Udacity.com [From swashbuckling Americans with a niche: programming and then some]
Coursera.org [From swashbuckling Americans again: the gamut]
Edx.org [Ivy leagueX and friends]
Futurelearn.com [The British have come, with Coursera part B]
Iversity.com [From German/Europe’s quest: expanding horizons]
Edcast.com [Another American vision: knowledge networks, expanding horizons]
And there are others.
The MOOCompetition hots up because there’s business and pride inside it.
In their own zones are:
Prageruniversity.com [Honourary mention: they simply make sense]
Saylor.org [Special mention: Visionaries]
Uopeople.edu [Special mention: should work with Saylor; same direction I think]
A teacher should have income such that he can teach for free.
The degree or diploma (nanodegree?) is the natural evolution. Further on, there may come a point in the future when a degree, as we know it now, would become irrelevant.
The various platforms could inter- or co-accredit their courses like saylor.org essentially does. They could then grow to award ‘full’ degrees if a user can show they’ve completed certain courses from any of them within a specified period. Forming a cartel would raise the bar for new entrants and/or encourage some would-be competitors to join them instead.
Why attend one university when you can cherry-pick courses from an assortment of providers and still get a degree. I think European universities have done very well here.
Society does not seem to value liberal arts education enough in the early years. Restore the Trivium and Quadrivium to our consciousness.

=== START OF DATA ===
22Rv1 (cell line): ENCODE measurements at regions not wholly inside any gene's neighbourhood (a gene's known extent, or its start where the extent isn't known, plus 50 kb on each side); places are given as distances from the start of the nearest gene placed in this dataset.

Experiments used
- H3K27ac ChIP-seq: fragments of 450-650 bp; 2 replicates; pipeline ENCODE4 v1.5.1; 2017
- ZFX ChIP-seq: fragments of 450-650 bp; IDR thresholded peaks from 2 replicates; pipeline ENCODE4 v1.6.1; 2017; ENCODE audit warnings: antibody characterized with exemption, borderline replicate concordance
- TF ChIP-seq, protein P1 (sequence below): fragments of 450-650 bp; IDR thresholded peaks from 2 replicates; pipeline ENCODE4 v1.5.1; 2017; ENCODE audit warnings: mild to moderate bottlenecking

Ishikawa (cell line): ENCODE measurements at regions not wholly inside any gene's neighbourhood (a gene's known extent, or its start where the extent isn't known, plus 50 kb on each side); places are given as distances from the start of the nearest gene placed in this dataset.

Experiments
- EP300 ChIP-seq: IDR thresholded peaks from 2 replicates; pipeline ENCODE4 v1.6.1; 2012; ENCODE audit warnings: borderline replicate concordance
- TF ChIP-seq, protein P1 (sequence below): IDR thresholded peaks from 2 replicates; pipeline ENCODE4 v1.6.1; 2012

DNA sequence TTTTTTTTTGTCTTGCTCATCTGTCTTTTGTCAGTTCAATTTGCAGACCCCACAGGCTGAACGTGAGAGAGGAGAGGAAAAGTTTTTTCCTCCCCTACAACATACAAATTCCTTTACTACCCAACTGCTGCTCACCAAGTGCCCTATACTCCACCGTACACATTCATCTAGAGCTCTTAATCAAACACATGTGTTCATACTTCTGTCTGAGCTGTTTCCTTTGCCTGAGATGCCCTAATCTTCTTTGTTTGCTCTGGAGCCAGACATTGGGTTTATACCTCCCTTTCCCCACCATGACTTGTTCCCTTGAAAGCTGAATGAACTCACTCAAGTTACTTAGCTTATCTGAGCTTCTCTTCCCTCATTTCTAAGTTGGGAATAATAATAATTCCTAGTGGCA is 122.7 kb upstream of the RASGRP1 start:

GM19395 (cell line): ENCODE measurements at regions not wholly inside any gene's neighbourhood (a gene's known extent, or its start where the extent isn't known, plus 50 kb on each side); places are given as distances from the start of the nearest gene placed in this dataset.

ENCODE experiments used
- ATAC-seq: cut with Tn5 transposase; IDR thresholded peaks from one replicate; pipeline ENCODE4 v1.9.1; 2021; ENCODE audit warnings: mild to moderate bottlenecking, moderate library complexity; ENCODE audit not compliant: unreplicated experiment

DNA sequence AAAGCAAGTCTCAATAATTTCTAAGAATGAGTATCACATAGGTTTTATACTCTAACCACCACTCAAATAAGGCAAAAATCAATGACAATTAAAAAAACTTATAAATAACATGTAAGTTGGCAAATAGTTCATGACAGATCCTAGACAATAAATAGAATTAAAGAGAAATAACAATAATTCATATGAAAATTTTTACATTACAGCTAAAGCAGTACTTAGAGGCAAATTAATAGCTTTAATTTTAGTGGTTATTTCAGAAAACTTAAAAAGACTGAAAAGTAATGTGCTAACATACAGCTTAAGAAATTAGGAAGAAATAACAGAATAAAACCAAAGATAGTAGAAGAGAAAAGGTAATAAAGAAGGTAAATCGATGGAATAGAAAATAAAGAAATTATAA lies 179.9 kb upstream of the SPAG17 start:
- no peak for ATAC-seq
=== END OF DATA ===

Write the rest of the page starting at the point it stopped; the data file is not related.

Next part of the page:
Why do we want to see and feel the presence of teachers and co-students; to relate with them in their physical presence. Beyond accreditation, expert assessment, and recognition, there’s more to brick-and-mortar universities; just like there’s more to reading a real book than an e-book. Something allied with our humanness.
While we engage with the content of a book, we engage with the book itself. However, an e-book has only content; there’s no unique substance that we can attach it to. The nearest substance is the devise we use to read it, but that has no link to the content of the ebook, so that there’s an anchor for memory, emotion, and relationship missing. And not just counting that, with real books, we read reflections of light and not the projections of it as is common with most devices. Eassier on the eyes I think; it hurts to look directly at the sun.
What would we be losing by killing ‘brick and mortar’ universities. Do they need to up the ante to retain those courses with distance learning competition, and/or focus on those that could more easily survive distance learning, or join the evolution…. Ride alongside it; the competition, and the emergence.